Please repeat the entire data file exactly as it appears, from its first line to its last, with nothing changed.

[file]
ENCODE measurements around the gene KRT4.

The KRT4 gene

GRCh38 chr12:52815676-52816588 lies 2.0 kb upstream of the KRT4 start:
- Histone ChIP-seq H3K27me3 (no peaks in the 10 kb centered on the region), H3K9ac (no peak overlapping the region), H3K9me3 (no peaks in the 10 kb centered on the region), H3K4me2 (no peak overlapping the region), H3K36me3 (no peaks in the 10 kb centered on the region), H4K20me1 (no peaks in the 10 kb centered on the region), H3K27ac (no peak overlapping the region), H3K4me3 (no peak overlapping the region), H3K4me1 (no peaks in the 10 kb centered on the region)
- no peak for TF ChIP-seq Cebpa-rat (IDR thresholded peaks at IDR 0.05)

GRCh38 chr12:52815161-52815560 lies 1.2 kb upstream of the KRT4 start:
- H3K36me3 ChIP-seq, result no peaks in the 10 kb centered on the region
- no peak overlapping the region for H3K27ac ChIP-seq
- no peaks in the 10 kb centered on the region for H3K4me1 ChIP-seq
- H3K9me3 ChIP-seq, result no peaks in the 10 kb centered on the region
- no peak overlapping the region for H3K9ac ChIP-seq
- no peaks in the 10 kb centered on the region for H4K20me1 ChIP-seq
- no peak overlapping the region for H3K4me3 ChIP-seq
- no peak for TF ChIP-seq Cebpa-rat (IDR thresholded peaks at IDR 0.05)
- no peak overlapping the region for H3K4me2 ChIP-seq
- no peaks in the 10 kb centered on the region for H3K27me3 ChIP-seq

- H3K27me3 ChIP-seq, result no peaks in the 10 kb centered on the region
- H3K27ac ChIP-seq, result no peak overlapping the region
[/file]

ENCODE measurements around the gene KRT4.

The KRT4 gene

GRCh38 chr12:52815676-52816588 lies 2.0 kb upstream of the KRT4 start:
- Histone ChIP-seq H3K27me3 (no peaks in the 10 kb centered on the region), H3K9ac (no peak overlapping the region), H3K9me3 (no peaks in the 10 kb centered on the region), H3K4me2 (no peak overlapping the region), H3K36me3 (no peaks in the 10 kb centered on the region), H4K20me1 (no peaks in the 10 kb centered on the region), H3K27ac (no peak overlapping the region), H3K4me3 (no peak overlapping the region), H3K4me1 (no peaks in the 10 kb centered on the region)
- no peak for TF ChIP-seq Cebpa-rat (IDR thresholded peaks at IDR 0.05)

GRCh38 chr12:52815161-52815560 lies 1.2 kb upstream of the KRT4 start:
- H3K36me3 ChIP-seq, result no peaks in the 10 kb centered on the region
- no peak overlapping the region for H3K27ac ChIP-seq
- no peaks in the 10 kb centered on the region for H3K4me1 ChIP-seq
- H3K9me3 ChIP-seq, result no peaks in the 10 kb centered on the region
- no peak overlapping the region for H3K9ac ChIP-seq
- no peaks in the 10 kb centered on the region for H4K20me1 ChIP-seq
- no peak overlapping the region for H3K4me3 ChIP-seq
- no peak for TF ChIP-seq Cebpa-rat (IDR thresholded peaks at IDR 0.05)
- no peak overlapping the region for H3K4me2 ChIP-seq
- no peaks in the 10 kb centered on the region for H3K27me3 ChIP-seq

- H3K27me3 ChIP-seq, result no peaks in the 10 kb centered on the region
- H3K27ac ChIP-seq, result no peak overlapping the region